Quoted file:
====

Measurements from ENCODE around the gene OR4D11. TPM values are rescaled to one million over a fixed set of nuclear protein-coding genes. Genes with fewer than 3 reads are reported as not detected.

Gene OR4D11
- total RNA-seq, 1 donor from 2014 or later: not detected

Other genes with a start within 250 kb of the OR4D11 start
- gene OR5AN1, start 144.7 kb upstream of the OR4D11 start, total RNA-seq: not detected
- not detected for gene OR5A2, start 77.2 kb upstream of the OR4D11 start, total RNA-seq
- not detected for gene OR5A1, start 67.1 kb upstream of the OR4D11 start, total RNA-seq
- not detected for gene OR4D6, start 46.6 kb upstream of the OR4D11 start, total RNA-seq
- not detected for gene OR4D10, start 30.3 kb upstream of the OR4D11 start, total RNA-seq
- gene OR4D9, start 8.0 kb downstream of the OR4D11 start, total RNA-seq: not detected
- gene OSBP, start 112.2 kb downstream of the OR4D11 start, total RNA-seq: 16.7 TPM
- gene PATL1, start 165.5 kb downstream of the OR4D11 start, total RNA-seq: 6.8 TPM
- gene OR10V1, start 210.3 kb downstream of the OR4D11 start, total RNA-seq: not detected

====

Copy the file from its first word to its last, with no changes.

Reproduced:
Measurements from ENCODE around the gene OR4D11. TPM values are rescaled to one million over a fixed set of nuclear protein-coding genes. Genes with fewer than 3 reads are reported as not detected.

Gene OR4D11
- total RNA-seq, 1 donor from 2014 or later: not detected

Other genes with a start within 250 kb of the OR4D11 start
- gene OR5AN1, start 144.7 kb upstream of the OR4D11 start, total RNA-seq: not detected
- not detected for gene OR5A2, start 77.2 kb upstream of the OR4D11 start, total RNA-seq
- not detected for gene OR5A1, start 67.1 kb upstream of the OR4D11 start, total RNA-seq
- not detected for gene OR4D6, start 46.6 kb upstream of the OR4D11 start, total RNA-seq
- not detected for gene OR4D10, start 30.3 kb upstream of the OR4D11 start, total RNA-seq
- gene OR4D9, start 8.0 kb downstream of the OR4D11 start, total RNA-seq: not detected
- gene OSBP, start 112.2 kb downstream of the OR4D11 start, total RNA-seq: 16.7 TPM
- gene PATL1, start 165.5 kb downstream of the OR4D11 start, total RNA-seq: 6.8 TPM
- gene OR10V1, start 210.3 kb downstream of the OR4D11 start, total RNA-seq: not detected